TSC, unions must put learner’s interest first

Tuesday, December 17th, 2019 20:23 |
Nominated MP Wilson Sossion. Photo/PD/FiLE

The caustic relationship between the Teachers Service Commission (TSC) and its employees’ trade unions, especially the Kenya National Union of Teachers (Knut), in the last past year has slowed reforms in the education sector.

 The perennial clashes between the two has consigned the teacher and learner to the grass that is suffering in the unfortunate fight.

It is unfortunate the intransigence of their respective managements has made it difficult for them to come to some reasonable understanding on key issues, including remuneration teachers.

And yesterday, Knut secretary general Wilson Sossion described 2019 as “a tormenting year, full of harrowing experiences that caused union members severe mental and physical suffering”.

He appealed to the President to intervene and ensure sanity in the sector before the unhealthy rivalry between the teachers’ employer and unions disrupts learning in the new year.

Though, the union boss has been part and parcel of the problem by his garrulous and unyielding stand in many issues during the collective bargaining agreement discussions, he appears to realise the futility of such an approach.

Any negotiations can only be fruitful if done in good faith and in a give-and-take approach. This hasn’t been the case, and both sides—TSC and unions—are guilty as charged.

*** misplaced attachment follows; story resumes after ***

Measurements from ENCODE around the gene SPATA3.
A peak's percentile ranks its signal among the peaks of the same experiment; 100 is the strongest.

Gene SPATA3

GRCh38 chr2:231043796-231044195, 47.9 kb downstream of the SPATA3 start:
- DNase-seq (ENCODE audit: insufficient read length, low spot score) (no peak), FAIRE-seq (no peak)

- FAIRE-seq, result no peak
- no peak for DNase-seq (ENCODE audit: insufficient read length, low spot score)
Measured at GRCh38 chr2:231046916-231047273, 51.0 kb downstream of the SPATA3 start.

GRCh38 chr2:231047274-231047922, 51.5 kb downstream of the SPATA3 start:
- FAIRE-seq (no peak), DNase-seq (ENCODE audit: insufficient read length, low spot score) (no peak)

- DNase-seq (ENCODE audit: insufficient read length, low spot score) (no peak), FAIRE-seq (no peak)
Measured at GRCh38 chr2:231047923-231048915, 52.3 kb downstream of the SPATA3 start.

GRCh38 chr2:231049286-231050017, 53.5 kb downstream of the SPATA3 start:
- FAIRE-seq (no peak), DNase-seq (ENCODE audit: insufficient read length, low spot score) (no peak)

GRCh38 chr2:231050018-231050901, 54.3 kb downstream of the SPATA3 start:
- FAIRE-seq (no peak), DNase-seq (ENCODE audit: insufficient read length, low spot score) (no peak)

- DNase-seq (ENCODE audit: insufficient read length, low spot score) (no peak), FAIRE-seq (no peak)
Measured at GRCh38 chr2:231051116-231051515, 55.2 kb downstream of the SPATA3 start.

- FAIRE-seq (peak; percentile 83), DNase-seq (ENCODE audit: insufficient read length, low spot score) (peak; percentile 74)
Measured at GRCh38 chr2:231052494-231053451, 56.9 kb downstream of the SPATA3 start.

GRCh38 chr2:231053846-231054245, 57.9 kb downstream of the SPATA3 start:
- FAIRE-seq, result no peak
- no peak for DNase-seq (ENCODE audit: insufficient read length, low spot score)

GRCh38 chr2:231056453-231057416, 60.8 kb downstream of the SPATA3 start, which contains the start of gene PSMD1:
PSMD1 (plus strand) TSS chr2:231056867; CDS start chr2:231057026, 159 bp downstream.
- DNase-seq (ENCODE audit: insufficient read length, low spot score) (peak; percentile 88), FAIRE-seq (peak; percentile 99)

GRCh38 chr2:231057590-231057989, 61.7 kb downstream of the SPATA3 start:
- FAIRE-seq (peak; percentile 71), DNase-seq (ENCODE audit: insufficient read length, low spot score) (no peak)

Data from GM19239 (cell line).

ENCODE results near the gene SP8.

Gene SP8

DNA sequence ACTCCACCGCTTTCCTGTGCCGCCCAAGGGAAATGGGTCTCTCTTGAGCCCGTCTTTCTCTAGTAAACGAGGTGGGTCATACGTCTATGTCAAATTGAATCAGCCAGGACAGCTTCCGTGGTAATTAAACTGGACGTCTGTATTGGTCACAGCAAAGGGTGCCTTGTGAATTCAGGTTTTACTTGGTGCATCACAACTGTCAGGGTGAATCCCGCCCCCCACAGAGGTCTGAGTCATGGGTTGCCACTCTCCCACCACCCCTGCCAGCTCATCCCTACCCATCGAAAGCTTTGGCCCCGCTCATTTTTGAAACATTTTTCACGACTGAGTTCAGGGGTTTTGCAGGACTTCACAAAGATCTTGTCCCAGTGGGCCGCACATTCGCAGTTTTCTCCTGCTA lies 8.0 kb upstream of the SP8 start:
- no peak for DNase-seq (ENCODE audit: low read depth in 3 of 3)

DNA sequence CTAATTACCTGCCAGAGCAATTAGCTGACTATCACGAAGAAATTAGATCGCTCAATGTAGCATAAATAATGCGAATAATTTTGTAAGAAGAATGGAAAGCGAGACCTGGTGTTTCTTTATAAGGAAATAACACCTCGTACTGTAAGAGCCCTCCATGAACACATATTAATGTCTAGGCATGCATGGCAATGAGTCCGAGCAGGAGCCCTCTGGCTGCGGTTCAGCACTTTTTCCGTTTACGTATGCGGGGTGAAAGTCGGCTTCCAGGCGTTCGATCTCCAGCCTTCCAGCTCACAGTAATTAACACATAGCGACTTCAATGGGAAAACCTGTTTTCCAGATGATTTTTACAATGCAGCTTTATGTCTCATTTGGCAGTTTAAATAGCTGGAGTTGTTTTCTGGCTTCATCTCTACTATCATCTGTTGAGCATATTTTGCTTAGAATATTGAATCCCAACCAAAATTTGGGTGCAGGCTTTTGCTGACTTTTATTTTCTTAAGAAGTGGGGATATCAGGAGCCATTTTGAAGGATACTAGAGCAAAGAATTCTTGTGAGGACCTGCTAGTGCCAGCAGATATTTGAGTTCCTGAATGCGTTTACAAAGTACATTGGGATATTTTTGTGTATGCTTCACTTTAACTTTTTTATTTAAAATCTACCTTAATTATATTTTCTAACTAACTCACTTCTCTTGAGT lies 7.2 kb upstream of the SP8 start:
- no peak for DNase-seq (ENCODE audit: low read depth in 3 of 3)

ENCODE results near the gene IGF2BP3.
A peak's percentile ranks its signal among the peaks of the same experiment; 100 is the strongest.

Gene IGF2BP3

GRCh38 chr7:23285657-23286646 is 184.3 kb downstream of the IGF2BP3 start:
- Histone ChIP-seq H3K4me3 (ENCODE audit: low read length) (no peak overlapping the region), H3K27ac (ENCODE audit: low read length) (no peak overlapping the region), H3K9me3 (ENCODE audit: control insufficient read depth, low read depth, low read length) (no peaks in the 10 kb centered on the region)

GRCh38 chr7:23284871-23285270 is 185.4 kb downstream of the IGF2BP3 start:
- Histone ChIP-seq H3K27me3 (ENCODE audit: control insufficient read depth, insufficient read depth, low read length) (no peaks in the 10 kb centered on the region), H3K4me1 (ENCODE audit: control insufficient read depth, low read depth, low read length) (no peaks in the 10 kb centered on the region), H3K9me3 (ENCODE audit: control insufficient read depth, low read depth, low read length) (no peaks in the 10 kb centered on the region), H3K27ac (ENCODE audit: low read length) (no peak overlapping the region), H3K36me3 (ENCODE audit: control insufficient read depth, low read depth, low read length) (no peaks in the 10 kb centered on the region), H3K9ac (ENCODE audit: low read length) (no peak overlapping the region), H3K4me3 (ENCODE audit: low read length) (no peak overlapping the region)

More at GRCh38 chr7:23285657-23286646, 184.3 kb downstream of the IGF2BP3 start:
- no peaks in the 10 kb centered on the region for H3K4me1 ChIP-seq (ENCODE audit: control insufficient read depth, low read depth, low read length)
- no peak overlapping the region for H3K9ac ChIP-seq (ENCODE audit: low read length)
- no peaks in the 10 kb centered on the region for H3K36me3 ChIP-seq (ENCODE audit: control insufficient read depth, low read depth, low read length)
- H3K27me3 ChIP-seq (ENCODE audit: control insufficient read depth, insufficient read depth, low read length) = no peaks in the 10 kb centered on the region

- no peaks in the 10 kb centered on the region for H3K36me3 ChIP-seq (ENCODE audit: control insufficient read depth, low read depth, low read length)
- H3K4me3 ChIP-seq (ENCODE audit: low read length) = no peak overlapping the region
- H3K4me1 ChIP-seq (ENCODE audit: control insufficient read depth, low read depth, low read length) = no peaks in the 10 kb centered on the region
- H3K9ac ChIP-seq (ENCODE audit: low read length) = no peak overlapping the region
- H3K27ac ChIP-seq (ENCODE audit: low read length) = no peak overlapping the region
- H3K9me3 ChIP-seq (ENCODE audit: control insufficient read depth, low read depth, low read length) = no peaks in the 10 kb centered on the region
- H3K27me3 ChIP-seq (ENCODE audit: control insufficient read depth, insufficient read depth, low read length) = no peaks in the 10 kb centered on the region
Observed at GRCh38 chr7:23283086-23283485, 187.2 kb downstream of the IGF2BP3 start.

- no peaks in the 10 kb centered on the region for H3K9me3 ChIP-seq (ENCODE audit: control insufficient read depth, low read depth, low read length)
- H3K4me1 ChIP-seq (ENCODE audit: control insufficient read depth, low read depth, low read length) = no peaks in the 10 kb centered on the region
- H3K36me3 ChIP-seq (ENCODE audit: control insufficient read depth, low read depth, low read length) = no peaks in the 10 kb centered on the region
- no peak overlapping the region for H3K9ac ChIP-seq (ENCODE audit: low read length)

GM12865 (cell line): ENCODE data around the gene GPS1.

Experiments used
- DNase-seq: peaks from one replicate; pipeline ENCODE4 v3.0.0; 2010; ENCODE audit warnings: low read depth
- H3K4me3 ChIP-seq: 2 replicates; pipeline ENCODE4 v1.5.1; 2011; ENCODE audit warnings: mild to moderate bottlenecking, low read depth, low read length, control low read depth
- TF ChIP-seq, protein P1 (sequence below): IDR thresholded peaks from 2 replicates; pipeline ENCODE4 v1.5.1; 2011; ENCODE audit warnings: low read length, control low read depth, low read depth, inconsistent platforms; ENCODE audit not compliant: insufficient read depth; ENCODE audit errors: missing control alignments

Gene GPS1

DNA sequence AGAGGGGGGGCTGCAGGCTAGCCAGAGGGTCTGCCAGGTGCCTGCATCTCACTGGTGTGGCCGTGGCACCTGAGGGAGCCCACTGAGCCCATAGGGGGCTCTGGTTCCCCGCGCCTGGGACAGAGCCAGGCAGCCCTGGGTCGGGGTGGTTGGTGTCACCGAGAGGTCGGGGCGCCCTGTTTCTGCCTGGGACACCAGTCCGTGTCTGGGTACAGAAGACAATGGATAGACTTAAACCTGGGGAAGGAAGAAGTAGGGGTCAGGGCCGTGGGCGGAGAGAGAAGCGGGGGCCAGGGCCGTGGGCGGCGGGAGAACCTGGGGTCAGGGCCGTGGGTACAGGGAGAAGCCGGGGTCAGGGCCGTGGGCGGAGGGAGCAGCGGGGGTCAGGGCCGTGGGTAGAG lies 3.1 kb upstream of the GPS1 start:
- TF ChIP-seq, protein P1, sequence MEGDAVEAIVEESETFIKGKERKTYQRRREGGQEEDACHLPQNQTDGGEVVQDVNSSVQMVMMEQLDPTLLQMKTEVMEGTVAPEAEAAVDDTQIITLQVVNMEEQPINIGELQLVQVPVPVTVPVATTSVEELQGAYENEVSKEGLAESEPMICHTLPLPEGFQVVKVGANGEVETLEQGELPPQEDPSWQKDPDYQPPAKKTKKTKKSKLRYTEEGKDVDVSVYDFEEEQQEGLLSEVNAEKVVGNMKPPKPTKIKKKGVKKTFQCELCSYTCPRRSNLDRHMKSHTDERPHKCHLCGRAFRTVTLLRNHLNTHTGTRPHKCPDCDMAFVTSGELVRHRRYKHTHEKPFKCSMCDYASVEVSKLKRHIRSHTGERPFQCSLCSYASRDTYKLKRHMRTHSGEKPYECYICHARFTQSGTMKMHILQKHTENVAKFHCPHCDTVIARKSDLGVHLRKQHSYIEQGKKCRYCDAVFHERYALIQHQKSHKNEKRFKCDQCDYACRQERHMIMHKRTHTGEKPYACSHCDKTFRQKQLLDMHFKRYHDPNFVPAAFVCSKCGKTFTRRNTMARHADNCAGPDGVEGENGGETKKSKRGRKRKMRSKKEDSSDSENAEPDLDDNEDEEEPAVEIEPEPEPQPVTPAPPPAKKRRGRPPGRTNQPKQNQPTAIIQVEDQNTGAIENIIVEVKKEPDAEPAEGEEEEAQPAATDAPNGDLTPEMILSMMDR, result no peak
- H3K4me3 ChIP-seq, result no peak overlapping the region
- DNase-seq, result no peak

For instance, why hasn’t there been progress on promotion and the contentious delocalisation of teachers, which potent noble ideals for the teacher and education sector? Because of unreasonable and misplaced ego trips! 

 Another case in point is the needless anxiety over delayed promotion of teachers to secondary school principal and deputy principal positions.

This would not have been an issue if the TSC had in its advertisement clearly outlined the eligibility criteria—and this case, a Master’s degree.

It did not and that is why the teacher employer is being accused of shifting goal posts.

As we usher in New Year in a fortnight, it is imperative the two and other sector stakeholders step back and reflect on their positions to ensure they do what is best for the learners.

They, therefore, must put the learners’ interest above theirs and avoid any action that might disrupt learning going forward.

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